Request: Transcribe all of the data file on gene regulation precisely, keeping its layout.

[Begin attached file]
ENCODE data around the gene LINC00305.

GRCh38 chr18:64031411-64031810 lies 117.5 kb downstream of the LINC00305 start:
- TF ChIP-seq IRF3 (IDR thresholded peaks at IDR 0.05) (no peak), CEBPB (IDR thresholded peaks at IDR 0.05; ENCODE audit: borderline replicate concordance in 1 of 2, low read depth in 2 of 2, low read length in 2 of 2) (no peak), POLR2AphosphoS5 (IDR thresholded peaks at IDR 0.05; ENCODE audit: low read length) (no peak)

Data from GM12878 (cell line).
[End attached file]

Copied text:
ENCODE data around the gene LINC00305.

GRCh38 chr18:64031411-64031810 lies 117.5 kb downstream of the LINC00305 start:
- TF ChIP-seq IRF3 (IDR thresholded peaks at IDR 0.05) (no peak), CEBPB (IDR thresholded peaks at IDR 0.05; ENCODE audit: borderline replicate concordance in 1 of 2, low read depth in 2 of 2, low read length in 2 of 2) (no peak), POLR2AphosphoS5 (IDR thresholded peaks at IDR 0.05; ENCODE audit: low read length) (no peak)

Data from GM12878 (cell line).